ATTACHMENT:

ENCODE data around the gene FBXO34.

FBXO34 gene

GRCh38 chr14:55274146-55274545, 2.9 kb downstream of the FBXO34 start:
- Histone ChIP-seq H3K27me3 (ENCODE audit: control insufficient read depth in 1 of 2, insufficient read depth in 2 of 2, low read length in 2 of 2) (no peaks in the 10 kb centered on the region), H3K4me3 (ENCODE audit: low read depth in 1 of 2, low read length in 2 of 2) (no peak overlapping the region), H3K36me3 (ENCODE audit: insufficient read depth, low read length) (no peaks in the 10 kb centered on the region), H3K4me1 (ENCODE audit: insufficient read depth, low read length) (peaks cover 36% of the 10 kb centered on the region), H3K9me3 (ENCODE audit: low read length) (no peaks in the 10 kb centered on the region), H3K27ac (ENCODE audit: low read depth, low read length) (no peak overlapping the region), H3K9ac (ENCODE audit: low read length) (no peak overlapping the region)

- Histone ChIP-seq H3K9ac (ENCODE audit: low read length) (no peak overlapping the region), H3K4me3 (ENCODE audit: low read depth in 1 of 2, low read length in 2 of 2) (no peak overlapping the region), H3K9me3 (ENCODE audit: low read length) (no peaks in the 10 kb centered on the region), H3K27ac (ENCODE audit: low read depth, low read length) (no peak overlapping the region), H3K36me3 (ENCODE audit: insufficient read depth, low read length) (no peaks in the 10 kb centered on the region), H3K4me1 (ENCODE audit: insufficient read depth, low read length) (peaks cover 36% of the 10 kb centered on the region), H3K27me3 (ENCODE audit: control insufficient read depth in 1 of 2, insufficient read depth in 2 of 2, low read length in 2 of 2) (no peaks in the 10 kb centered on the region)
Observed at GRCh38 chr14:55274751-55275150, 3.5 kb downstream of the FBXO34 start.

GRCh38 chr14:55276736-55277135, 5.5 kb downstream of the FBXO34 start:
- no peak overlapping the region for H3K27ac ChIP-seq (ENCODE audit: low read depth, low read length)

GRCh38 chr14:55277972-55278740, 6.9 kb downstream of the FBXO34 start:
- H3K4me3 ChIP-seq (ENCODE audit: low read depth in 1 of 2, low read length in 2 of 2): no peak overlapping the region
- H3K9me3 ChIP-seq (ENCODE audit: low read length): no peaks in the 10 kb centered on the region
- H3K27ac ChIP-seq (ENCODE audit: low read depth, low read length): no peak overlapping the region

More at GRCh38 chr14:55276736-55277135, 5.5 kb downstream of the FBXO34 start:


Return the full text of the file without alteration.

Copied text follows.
ENCODE data around the gene FBXO34.

FBXO34 gene

GRCh38 chr14:55274146-55274545, 2.9 kb downstream of the FBXO34 start:
- Histone ChIP-seq H3K27me3 (ENCODE audit: control insufficient read depth in 1 of 2, insufficient read depth in 2 of 2, low read length in 2 of 2) (no peaks in the 10 kb centered on the region), H3K4me3 (ENCODE audit: low read depth in 1 of 2, low read length in 2 of 2) (no peak overlapping the region), H3K36me3 (ENCODE audit: insufficient read depth, low read length) (no peaks in the 10 kb centered on the region), H3K4me1 (ENCODE audit: insufficient read depth, low read length) (peaks cover 36% of the 10 kb centered on the region), H3K9me3 (ENCODE audit: low read length) (no peaks in the 10 kb centered on the region), H3K27ac (ENCODE audit: low read depth, low read length) (no peak overlapping the region), H3K9ac (ENCODE audit: low read length) (no peak overlapping the region)

- Histone ChIP-seq H3K9ac (ENCODE audit: low read length) (no peak overlapping the region), H3K4me3 (ENCODE audit: low read depth in 1 of 2, low read length in 2 of 2) (no peak overlapping the region), H3K9me3 (ENCODE audit: low read length) (no peaks in the 10 kb centered on the region), H3K27ac (ENCODE audit: low read depth, low read length) (no peak overlapping the region), H3K36me3 (ENCODE audit: insufficient read depth, low read length) (no peaks in the 10 kb centered on the region), H3K4me1 (ENCODE audit: insufficient read depth, low read length) (peaks cover 36% of the 10 kb centered on the region), H3K27me3 (ENCODE audit: control insufficient read depth in 1 of 2, insufficient read depth in 2 of 2, low read length in 2 of 2) (no peaks in the 10 kb centered on the region)
Observed at GRCh38 chr14:55274751-55275150, 3.5 kb downstream of the FBXO34 start.

GRCh38 chr14:55276736-55277135, 5.5 kb downstream of the FBXO34 start:
- no peak overlapping the region for H3K27ac ChIP-seq (ENCODE audit: low read depth, low read length)

GRCh38 chr14:55277972-55278740, 6.9 kb downstream of the FBXO34 start:
- H3K4me3 ChIP-seq (ENCODE audit: low read depth in 1 of 2, low read length in 2 of 2): no peak overlapping the region
- H3K9me3 ChIP-seq (ENCODE audit: low read length): no peaks in the 10 kb centered on the region
- H3K27ac ChIP-seq (ENCODE audit: low read depth, low read length): no peak overlapping the region

More at GRCh38 chr14:55276736-55277135, 5.5 kb downstream of the FBXO34 start: